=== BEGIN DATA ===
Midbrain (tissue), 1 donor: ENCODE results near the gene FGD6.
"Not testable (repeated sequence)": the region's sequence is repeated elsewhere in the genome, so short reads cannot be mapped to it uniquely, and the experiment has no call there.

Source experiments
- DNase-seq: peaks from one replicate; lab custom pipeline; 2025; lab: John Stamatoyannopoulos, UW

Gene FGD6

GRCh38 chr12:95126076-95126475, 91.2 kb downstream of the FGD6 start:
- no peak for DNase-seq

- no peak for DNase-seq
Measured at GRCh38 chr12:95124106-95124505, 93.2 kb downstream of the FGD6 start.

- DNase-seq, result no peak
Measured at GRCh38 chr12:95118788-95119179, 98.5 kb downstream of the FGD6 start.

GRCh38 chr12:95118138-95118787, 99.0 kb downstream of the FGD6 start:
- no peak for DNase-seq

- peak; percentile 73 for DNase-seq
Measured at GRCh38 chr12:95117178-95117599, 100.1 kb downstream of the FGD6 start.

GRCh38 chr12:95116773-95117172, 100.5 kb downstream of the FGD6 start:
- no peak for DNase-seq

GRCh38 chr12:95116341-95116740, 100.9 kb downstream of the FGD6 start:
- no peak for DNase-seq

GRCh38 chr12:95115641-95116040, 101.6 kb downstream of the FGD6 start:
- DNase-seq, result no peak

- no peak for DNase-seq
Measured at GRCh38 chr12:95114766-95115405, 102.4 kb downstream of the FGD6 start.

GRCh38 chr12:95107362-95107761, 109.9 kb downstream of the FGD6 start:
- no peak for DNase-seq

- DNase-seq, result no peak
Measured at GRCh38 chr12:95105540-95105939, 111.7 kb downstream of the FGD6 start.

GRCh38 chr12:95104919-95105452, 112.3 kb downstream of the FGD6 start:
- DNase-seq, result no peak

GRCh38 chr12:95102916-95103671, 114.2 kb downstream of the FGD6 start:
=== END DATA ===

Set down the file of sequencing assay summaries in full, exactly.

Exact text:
Midbrain (tissue), 1 donor: ENCODE results near the gene FGD6.
"Not testable (repeated sequence)": the region's sequence is repeated elsewhere in the genome, so short reads cannot be mapped to it uniquely, and the experiment has no call there.

Source experiments
- DNase-seq: peaks from one replicate; lab custom pipeline; 2025; lab: John Stamatoyannopoulos, UW

Gene FGD6

GRCh38 chr12:95126076-95126475, 91.2 kb downstream of the FGD6 start:
- no peak for DNase-seq

- no peak for DNase-seq
Measured at GRCh38 chr12:95124106-95124505, 93.2 kb downstream of the FGD6 start.

- DNase-seq, result no peak
Measured at GRCh38 chr12:95118788-95119179, 98.5 kb downstream of the FGD6 start.

GRCh38 chr12:95118138-95118787, 99.0 kb downstream of the FGD6 start:
- no peak for DNase-seq

- peak; percentile 73 for DNase-seq
Measured at GRCh38 chr12:95117178-95117599, 100.1 kb downstream of the FGD6 start.

GRCh38 chr12:95116773-95117172, 100.5 kb downstream of the FGD6 start:
- no peak for DNase-seq

GRCh38 chr12:95116341-95116740, 100.9 kb downstream of the FGD6 start:
- no peak for DNase-seq

GRCh38 chr12:95115641-95116040, 101.6 kb downstream of the FGD6 start:
- DNase-seq, result no peak

- no peak for DNase-seq
Measured at GRCh38 chr12:95114766-95115405, 102.4 kb downstream of the FGD6 start.

GRCh38 chr12:95107362-95107761, 109.9 kb downstream of the FGD6 start:
- no peak for DNase-seq

- DNase-seq, result no peak
Measured at GRCh38 chr12:95105540-95105939, 111.7 kb downstream of the FGD6 start.

GRCh38 chr12:95104919-95105452, 112.3 kb downstream of the FGD6 start:
- DNase-seq, result no peak

GRCh38 chr12:95102916-95103671, 114.2 kb downstream of the FGD6 start: